By Matt Richardson at ringside
Photos: Emily Harney
Errol Spence Jr. continued to make his case as one of the hottest young stars in boxing Saturday night at the Barclays Center in Brooklyn with yet another impressive knockout performance.
This time the IBF welterweight title-holder showcased his growing set of skills against veteran Lamont Peterson. The former two-division belt-holder, fighting for the first time in 11 months, was perceived as a real test for Spence but the fight only further illustrated the disparity between most boxers and Spence.
Spence (23-0, 20 KO’s) dominated the fight from start to finish. He slammed Peterson (35-4-1, 17 KO’s) with combinations to the head and body. He knocked him down in the fifth. And he almost completely shut both of Peterson’s eyes with a series of hard, quick combinations to the face.
Finally, by the start of the eighth, Peterson’s team had witnessed enough and they held their boxer back in the corner, giving Spence the well-earned TKO win.
The fight started tentatively with both men feeling out the other.
The pace continued into the second as Spence came forward while Peterson largely retreated. A left hook momentarily appeared to stun Peterson in the final minute of the round but Spence patiently stalked his opponent in search of another clear opening. Spence banged Peterson to the head and body in the third, scoring well with clean, concise punching. Peterson temporarily fought back but by the end of the frame Spence was back to connecting with lefts to the head and body.
Referee Harvey Dock admonished Spence for hitting low in the fourth after a series of shots appeared to hit Peterson in his purple trunks. The warning only inspired Spence to punch Peterson in the head instead and by the end of the round he seemed to rock Peterson on a combination.
An uppercut-left hook combination dropped Peterson onto the canvas in the fifth. Peterson beat the count but took a lot of punishment in all four corners of the ring for the remainder of the round. An attempt by Peterson to slow Spence’s momentum by winging two low blows failed to do anything but earn a warning from Doc. Peterson did successfully end the round on his feet, though. By the mid-way point of the fight Peterson’s face looked noticeably swollen (his right eye was partially closed shut) and Spence took advantage by picking Peterson apart with an array of carefully-placed shots.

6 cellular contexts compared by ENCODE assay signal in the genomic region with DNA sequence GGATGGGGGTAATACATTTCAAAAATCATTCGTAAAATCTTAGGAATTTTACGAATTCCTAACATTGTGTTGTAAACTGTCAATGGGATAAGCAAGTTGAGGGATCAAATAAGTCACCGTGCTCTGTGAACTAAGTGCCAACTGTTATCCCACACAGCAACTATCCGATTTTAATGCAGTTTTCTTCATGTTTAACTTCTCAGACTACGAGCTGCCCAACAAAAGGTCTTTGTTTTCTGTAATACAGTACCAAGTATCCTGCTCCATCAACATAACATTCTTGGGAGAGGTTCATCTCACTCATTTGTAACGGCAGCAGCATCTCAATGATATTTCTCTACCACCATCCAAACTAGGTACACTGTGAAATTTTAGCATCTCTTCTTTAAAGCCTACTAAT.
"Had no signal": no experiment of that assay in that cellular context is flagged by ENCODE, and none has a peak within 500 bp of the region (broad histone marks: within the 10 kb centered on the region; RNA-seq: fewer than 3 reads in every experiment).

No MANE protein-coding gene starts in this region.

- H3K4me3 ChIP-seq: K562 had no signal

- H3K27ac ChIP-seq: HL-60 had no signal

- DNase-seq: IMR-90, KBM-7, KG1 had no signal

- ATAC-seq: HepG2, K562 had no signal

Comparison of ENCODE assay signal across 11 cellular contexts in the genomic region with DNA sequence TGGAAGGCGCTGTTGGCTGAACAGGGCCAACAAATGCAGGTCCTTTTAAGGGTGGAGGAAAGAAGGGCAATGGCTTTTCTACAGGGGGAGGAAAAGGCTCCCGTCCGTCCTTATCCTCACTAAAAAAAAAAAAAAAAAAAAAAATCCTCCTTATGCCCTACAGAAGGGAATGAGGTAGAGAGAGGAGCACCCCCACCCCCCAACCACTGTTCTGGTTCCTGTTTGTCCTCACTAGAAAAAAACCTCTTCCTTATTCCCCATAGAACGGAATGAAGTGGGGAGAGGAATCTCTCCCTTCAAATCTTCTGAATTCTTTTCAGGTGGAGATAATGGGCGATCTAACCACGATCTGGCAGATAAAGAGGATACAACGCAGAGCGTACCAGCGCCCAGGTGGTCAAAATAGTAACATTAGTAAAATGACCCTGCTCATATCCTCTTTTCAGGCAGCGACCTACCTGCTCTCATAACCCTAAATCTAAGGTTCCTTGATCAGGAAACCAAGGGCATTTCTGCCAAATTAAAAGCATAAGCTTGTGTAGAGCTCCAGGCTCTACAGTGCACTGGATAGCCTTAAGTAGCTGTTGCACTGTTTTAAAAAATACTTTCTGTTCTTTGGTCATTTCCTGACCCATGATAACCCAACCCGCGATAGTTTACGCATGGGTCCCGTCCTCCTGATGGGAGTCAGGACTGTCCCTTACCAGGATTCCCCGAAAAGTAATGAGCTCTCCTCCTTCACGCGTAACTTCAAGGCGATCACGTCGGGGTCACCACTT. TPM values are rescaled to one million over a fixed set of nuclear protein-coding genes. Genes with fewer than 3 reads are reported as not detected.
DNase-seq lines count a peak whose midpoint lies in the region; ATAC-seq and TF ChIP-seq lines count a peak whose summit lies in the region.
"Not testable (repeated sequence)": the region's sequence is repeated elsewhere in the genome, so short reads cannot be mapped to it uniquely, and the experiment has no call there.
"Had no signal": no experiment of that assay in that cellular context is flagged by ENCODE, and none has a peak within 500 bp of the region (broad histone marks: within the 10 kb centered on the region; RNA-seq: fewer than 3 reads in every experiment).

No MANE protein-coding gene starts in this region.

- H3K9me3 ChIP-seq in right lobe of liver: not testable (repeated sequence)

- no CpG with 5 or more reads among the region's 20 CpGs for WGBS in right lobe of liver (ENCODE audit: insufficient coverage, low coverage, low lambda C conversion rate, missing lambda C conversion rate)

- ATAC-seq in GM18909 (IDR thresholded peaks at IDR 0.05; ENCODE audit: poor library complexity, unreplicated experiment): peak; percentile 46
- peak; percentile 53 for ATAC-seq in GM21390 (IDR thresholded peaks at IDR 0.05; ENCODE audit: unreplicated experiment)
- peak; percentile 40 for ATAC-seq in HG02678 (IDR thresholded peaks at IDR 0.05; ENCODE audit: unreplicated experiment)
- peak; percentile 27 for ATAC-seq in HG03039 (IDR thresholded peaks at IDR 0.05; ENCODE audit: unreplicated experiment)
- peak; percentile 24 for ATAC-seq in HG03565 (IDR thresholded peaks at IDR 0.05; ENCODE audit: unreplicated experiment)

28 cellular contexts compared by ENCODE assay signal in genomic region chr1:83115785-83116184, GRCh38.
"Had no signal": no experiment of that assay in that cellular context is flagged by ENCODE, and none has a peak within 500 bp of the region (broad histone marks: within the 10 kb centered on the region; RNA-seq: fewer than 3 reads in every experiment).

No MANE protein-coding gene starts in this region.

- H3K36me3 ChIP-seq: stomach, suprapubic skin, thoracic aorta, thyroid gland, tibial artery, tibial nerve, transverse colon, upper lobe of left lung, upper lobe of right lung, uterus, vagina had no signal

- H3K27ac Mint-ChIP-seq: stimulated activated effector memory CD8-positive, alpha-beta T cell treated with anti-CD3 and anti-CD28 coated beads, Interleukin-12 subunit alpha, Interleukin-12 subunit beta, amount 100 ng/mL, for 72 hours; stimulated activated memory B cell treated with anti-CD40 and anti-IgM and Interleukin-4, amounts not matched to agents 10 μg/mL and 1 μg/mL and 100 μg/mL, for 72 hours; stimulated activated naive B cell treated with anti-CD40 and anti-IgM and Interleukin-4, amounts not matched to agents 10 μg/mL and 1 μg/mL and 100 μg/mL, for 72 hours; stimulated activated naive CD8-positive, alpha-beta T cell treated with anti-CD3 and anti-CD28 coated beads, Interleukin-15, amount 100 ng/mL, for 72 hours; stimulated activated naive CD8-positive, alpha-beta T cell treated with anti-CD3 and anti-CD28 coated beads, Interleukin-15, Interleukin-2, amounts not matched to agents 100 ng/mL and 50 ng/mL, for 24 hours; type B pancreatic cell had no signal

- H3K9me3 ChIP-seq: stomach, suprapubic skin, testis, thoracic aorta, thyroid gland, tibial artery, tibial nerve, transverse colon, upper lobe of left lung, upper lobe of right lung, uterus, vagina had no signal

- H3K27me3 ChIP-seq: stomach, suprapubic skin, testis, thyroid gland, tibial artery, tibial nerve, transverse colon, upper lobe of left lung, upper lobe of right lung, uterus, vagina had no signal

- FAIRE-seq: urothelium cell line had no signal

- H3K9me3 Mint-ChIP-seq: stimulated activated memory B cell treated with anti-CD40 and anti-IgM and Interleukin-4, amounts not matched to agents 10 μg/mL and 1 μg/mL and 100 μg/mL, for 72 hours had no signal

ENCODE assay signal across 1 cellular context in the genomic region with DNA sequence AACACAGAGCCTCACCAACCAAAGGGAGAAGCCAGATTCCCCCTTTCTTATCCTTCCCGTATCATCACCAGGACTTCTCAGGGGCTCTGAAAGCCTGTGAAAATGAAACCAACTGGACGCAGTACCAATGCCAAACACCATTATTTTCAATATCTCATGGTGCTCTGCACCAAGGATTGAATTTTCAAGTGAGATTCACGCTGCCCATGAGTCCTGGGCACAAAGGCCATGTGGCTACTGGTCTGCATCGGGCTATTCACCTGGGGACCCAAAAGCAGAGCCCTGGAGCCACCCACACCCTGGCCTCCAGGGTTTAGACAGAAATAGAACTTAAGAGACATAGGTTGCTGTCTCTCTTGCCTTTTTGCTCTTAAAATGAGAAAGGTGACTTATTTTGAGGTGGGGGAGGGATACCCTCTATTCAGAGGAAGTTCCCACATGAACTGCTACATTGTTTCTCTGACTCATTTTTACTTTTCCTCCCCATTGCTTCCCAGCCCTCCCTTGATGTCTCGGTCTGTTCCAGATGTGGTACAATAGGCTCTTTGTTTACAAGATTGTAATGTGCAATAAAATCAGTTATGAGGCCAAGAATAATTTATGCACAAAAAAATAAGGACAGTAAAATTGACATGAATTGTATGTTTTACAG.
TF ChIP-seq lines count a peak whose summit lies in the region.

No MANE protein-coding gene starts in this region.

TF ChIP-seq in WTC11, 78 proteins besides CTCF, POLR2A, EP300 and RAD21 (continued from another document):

The ringside doctor briefly examined Peterson’s eye at the start of the seventh round, slightly delaying the resumption of action. But when the boxing restarted it was more of the same: Spence dominating Peterson, who, now partially blinded, largely remained in retreat. By round’s end Peterson appeared physically and mentally beaten and his corner seemed conflicted about letting him go on. The bell rang for the eighth but Peterson’s team made up their mind and kept Peterson back in the corner, bruised, swollen and thoroughly dominated by one of the sport’s new great talents.
Time of the stoppage was one second of the eighth. Attendance at the card was announced as 12,107 – an impressive number for a card held in the middle of the winter in New York City.